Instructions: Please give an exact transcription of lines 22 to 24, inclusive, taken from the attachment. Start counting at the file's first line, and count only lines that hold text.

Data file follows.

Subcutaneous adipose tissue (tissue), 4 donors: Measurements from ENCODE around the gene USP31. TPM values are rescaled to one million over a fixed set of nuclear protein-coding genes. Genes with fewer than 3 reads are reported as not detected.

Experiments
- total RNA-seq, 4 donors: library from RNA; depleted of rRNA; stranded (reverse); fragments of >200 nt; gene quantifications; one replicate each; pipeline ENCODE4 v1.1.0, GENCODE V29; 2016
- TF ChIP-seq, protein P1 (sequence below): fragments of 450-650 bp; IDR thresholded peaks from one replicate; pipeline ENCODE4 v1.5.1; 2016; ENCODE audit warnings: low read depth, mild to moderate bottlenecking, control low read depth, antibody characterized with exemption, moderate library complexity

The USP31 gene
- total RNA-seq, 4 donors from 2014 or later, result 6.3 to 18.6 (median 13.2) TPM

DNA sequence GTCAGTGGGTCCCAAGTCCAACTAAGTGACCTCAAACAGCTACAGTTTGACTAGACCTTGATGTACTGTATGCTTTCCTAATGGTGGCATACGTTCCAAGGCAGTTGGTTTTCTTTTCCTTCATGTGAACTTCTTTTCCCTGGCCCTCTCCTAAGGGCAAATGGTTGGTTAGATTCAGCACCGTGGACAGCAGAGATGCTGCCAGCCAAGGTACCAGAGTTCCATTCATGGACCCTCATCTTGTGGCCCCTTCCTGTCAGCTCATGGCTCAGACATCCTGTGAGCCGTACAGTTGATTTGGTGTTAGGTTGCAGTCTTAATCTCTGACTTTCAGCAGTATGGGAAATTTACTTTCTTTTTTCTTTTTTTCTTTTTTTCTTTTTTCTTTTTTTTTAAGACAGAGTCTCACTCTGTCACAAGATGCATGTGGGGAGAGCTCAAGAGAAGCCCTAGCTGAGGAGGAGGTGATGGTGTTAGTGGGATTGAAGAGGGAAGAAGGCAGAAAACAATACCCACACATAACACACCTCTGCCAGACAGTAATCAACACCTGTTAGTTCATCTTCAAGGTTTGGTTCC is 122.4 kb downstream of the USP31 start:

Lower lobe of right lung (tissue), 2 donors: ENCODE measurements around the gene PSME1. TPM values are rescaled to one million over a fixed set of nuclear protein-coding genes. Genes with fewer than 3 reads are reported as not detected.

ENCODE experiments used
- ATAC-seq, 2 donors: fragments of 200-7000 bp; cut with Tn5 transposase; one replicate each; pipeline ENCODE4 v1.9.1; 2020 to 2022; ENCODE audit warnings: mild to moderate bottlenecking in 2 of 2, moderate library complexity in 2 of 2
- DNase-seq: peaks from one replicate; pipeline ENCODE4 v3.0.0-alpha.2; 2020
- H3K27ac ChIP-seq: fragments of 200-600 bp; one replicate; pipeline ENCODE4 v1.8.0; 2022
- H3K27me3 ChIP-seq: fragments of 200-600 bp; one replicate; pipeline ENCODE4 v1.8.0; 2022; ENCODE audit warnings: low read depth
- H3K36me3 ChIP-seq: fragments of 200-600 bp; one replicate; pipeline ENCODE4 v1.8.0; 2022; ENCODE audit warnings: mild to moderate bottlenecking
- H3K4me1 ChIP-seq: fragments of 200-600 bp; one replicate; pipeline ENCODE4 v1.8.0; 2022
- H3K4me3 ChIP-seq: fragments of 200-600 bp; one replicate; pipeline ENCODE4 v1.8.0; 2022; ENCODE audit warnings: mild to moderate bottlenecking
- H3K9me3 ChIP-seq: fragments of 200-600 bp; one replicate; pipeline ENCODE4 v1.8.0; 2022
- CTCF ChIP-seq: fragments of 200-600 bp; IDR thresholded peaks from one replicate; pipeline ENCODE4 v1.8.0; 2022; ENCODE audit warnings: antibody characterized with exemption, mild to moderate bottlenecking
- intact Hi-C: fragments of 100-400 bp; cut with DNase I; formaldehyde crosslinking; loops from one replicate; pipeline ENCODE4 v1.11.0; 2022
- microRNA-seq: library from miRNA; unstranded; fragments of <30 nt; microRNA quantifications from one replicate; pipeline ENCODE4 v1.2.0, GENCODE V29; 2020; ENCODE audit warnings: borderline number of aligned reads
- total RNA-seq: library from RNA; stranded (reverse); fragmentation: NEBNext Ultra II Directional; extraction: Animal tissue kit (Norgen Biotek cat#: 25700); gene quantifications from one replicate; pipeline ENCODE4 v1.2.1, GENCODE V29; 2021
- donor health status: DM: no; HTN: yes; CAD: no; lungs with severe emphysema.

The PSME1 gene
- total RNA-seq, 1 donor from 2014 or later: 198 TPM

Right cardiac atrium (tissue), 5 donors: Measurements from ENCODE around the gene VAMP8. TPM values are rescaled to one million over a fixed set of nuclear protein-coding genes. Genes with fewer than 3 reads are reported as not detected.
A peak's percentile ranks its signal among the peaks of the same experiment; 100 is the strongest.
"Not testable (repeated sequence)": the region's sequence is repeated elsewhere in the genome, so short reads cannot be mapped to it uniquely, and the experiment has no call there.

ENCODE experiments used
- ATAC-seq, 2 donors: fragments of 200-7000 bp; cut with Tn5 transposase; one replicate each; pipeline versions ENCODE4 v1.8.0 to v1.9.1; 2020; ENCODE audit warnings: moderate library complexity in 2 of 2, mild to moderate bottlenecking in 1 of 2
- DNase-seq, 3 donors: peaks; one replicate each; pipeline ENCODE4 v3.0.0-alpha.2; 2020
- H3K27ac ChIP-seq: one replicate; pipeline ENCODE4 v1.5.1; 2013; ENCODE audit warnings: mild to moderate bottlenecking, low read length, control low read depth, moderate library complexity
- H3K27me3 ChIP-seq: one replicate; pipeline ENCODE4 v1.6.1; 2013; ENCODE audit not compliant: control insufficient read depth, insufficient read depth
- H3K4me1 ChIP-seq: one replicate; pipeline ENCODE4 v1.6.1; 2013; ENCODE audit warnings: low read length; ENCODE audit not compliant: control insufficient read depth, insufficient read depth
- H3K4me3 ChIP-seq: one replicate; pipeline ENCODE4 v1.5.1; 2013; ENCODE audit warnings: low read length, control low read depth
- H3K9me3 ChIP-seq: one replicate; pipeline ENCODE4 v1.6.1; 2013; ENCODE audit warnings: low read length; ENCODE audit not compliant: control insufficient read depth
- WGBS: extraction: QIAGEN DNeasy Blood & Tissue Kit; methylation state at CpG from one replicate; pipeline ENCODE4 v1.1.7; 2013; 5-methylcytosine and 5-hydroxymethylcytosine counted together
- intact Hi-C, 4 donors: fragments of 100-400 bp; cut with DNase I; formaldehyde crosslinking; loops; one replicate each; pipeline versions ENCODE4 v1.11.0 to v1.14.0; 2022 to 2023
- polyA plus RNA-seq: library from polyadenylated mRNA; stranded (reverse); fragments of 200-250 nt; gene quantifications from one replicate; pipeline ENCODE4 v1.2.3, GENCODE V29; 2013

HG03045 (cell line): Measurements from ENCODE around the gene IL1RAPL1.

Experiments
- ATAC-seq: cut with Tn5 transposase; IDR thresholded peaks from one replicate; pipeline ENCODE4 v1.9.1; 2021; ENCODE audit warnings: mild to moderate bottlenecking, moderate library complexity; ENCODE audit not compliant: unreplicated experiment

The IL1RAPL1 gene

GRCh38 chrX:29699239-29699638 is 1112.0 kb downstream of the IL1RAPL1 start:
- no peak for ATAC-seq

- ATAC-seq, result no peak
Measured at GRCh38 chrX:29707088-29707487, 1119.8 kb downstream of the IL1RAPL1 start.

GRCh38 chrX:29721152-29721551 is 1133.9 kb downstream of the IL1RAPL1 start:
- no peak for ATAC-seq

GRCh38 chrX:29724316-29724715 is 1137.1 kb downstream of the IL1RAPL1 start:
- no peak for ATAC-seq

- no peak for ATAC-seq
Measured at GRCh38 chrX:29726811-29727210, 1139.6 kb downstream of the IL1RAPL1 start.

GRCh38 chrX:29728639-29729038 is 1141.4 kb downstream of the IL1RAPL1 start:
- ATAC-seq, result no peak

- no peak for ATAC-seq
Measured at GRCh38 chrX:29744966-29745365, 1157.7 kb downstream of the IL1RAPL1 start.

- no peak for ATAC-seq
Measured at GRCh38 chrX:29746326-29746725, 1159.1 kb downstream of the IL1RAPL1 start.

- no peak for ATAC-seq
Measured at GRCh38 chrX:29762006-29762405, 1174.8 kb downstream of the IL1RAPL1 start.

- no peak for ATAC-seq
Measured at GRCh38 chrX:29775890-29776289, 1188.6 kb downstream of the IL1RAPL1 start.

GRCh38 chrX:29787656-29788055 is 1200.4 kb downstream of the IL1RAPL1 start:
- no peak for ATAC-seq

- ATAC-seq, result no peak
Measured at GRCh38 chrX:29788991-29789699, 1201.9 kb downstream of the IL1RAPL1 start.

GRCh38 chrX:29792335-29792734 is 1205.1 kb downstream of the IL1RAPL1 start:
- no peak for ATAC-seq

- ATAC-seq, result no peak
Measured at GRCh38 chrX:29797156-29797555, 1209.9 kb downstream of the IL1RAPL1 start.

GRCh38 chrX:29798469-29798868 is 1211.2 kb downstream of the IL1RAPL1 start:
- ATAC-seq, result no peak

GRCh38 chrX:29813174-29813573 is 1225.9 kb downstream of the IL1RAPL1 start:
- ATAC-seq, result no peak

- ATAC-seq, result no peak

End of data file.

- donor health status: DM: no; HTN: yes; CAD: no; lungs with severe emphysema.

The PSME1 gene
- total RNA-seq, 1 donor from 2014 or later: 198 TPM